Pharmaceutical malpractice (or pharmaceutical negligence) lawsuits are becoming increasingly common. In most cases, someone has to die or suffer injury before a prescription drug is recalled.
In the cases which involve improperly filled prescriptions, there are typically two different kinds of cases:
-A prescription that is prescribed contradicts another prescription that the patient is already taking. Either the pharmacist or the doctor would be liable.
-A pharmacist gives an incorrect medication or an incorrect dosage of the correct medication. Either the pharmacist or the doctor would be liable, depending upon where the error occurred (either in the writing or in the filling).
The pharmacist is one of the most trusted medical professionals in the United States. We rely on pharmacists for the medications that keep us alive and alleviate suffering. These medications can range from simple but powerful pain relievers to sophisticated anti-cancer drugs to the latest treatment of AIDS and HIV. As the population of America continues to age, more and more people will come to rely on the drugs dispensed by their local pharmacy.
According to the Journal of the American Pharmaceutical Association, dispensing errors are a problem on a national level, at a rate of four errors per day in a pharmacy filling 250 prescriptions daily. In a 2003 article, the organization also stated that “an estimated 51.5 million errors occur during the filling of 3 billion prescriptions each year. This figure includes 3.3 million errors of potential clinical importance.”
The reality is that millions of Americans suffer from pharmacy malpractice every day. Even a small mistake by a pharmacist can have disastrous consequences. Modern pharmacies are very complicated and complex. Automated machines and computers are supposed to make going to the pharmacy simpler and easier, however errors still occur and constant vigilance is imperative to save innocent lives.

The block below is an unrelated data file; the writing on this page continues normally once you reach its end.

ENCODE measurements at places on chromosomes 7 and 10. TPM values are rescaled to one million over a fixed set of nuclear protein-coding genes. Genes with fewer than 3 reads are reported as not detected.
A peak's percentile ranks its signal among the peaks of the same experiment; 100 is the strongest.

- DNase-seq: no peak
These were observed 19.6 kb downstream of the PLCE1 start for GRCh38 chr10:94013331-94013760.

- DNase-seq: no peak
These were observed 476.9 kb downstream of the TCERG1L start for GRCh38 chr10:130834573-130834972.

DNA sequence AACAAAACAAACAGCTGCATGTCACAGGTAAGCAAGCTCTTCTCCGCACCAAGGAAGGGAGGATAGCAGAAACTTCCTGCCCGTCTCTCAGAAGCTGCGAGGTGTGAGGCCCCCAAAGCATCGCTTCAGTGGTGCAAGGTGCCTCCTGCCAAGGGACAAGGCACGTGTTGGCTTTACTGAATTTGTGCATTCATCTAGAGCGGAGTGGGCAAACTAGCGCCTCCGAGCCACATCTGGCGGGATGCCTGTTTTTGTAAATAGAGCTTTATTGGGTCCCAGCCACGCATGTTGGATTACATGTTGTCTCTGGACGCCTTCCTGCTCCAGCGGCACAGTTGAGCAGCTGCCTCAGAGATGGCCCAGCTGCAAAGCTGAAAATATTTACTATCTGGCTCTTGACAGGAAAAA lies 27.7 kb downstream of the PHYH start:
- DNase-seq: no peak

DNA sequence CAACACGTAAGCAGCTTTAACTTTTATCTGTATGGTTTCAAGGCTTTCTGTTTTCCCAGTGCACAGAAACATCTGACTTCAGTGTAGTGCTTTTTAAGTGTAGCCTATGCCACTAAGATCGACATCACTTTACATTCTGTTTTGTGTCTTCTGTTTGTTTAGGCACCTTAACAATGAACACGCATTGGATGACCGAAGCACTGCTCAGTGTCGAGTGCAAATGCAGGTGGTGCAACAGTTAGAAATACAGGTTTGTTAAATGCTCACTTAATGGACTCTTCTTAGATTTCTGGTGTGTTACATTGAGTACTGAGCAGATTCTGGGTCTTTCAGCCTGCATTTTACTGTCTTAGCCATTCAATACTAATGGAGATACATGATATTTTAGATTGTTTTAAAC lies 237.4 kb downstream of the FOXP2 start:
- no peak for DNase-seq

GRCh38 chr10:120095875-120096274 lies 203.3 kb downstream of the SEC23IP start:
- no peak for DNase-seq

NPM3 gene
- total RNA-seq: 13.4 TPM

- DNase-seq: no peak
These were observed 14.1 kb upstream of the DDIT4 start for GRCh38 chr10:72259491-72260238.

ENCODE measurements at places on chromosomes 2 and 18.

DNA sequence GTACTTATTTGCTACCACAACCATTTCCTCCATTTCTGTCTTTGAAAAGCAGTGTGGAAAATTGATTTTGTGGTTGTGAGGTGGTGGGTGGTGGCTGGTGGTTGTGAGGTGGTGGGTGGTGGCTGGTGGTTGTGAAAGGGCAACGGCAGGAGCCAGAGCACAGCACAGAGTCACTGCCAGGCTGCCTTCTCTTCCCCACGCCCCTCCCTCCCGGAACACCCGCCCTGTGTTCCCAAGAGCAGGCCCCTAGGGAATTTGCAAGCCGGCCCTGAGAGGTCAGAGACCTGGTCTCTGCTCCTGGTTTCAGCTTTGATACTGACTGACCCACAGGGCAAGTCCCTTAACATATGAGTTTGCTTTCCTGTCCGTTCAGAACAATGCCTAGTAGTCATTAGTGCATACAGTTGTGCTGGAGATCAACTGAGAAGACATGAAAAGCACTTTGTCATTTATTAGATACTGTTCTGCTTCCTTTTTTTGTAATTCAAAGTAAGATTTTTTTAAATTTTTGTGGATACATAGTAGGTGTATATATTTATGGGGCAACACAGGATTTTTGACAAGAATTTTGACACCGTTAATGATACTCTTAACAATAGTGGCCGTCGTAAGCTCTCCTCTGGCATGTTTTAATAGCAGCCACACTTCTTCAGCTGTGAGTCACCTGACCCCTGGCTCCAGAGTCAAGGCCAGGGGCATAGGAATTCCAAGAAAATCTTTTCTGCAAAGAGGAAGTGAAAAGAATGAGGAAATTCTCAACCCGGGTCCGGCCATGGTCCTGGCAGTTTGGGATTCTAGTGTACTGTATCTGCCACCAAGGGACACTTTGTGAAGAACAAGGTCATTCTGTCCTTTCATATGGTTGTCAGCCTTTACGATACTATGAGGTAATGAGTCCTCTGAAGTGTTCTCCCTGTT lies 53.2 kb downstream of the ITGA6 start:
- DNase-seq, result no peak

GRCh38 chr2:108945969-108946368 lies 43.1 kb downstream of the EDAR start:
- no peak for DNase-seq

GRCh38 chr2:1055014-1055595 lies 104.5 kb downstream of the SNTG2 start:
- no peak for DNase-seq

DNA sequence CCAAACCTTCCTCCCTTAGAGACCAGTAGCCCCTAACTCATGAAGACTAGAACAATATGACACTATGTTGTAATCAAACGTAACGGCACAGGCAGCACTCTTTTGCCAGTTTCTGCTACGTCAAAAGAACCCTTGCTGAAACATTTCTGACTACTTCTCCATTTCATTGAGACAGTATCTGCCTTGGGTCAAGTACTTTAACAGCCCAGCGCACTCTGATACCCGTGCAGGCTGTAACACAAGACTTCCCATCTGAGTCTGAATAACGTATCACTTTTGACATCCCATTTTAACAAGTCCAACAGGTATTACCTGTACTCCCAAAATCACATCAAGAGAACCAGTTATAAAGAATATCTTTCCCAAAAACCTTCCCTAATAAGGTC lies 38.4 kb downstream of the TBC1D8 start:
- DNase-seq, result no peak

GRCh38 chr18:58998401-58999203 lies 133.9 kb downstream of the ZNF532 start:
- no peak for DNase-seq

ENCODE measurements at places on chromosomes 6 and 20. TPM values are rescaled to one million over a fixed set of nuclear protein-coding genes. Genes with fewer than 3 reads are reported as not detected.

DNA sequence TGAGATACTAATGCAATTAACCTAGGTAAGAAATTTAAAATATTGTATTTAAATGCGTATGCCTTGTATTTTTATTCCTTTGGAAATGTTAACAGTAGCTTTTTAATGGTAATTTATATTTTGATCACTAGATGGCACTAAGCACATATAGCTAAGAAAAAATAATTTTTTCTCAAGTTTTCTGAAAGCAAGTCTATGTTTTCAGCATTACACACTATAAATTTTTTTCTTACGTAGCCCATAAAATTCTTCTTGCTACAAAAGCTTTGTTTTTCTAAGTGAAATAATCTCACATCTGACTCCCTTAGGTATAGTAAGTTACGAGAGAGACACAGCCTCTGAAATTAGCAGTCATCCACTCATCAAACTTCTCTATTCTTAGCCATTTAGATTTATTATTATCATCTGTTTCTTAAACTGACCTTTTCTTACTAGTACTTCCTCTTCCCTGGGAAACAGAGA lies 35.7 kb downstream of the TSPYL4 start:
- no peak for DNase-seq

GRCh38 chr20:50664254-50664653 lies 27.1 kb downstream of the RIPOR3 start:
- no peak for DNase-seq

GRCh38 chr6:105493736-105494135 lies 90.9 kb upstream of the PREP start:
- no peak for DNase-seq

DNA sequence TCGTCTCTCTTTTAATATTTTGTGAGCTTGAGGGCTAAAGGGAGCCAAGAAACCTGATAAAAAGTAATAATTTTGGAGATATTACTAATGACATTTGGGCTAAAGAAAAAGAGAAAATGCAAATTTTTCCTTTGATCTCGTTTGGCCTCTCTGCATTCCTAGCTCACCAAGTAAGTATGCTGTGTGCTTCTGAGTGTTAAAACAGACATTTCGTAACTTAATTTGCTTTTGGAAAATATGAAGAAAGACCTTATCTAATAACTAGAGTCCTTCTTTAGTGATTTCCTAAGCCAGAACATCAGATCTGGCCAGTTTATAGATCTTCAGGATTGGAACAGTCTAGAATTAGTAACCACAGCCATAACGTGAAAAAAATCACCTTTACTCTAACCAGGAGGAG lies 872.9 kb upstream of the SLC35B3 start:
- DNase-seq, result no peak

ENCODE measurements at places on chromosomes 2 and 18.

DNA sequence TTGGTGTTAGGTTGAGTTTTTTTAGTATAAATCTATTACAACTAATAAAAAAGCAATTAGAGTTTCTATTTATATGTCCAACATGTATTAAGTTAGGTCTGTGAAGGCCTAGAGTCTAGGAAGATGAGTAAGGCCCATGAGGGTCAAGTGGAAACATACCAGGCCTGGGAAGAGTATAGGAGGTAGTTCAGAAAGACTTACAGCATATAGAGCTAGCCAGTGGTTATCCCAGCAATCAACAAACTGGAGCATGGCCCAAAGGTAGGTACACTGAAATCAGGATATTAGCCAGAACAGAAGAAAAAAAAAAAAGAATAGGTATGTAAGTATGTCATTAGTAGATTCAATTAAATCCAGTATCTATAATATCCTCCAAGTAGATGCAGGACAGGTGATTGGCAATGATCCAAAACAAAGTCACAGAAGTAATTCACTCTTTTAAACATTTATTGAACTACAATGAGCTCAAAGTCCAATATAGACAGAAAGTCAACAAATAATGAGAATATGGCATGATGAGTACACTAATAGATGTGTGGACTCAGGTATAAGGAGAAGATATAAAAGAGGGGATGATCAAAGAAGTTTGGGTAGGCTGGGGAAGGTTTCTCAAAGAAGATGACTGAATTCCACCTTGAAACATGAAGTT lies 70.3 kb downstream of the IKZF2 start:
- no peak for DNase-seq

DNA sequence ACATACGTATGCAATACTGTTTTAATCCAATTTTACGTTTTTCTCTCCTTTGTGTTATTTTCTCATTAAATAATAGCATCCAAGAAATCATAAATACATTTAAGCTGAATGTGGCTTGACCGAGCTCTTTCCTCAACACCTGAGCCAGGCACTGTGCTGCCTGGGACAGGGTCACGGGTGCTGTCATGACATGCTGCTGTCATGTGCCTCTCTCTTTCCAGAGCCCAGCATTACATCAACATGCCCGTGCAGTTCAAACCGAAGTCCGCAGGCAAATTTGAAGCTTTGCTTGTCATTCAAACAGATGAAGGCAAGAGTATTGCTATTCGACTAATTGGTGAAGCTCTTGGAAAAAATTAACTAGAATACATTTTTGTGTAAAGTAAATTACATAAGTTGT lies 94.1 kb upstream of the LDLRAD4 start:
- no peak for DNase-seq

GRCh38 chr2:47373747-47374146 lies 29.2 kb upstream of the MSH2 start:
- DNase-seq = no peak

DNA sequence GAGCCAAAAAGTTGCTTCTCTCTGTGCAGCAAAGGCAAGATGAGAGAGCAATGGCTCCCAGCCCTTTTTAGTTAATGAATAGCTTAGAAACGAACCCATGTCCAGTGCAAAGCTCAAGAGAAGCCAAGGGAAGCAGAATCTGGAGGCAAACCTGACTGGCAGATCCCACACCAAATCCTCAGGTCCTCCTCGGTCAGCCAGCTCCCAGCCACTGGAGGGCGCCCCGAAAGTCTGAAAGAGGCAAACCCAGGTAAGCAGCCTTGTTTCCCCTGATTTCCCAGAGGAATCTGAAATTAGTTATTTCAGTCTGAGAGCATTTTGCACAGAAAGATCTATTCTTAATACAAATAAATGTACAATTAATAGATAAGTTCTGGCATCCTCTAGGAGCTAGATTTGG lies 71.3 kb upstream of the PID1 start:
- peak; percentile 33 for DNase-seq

Faulty prescribing and filling of prescriptions lead to death or injury in a number of ways, including adverse reactions, improper combinations of drug and deprivation of medications essential to patients’ well being. Many prescriptions are filled by unqualified personnel who have no more than a high school education and a limited period of instruction. The prescription is then laid out on the pharmacist’s counter along with the filled bottle, where the pharmacist quickly matches it to the prescription, approves it and then places it in a bag for customer pick up.
In a recent study for the Institute for Safe Medication Practices, 307 hospital pharmacies were asked to fill 10 different drug orders that had killed patients in 1998. Some contained an overdose, and the remainder was for deadly drug combinations. Shockingly, only four of the 307 pharmacies detected all 10 unsafe orders.
Several factors account for the appalling number of Americans killed each year as a result of the faulty prescribing or filling of medications:
-The existence of prescription medications with nearly identical names.
-An increase in the number of medications being prescribed.
-The proliferation of drugs used to treat a single disease or condition.
Pharmacy experts say the biggest problem is the shortage of pharmacists. In a study of 500 pharmacist malpractice claims conducted by Pharmacists Mutual Insurance Company, the following types of errors were identified: Wrong Drug Dispensed 52%, Wrong Strength Dispensed 27%, Wrong Directions Given 7.4%, for a total of 86.4% of errors that could have been prevented.
If a pharmacy error led to serious health complications for you or someone you love, it is important that you understand your legal rights. The effects of pharmacy malpractice can be long-lasting and even fatal, affecting the victim’s entire family. An experienced and compassionate attorney can help you and your loved ones fight for justice and security.
Call Ed Bernstein and Associates at 702-240-0000.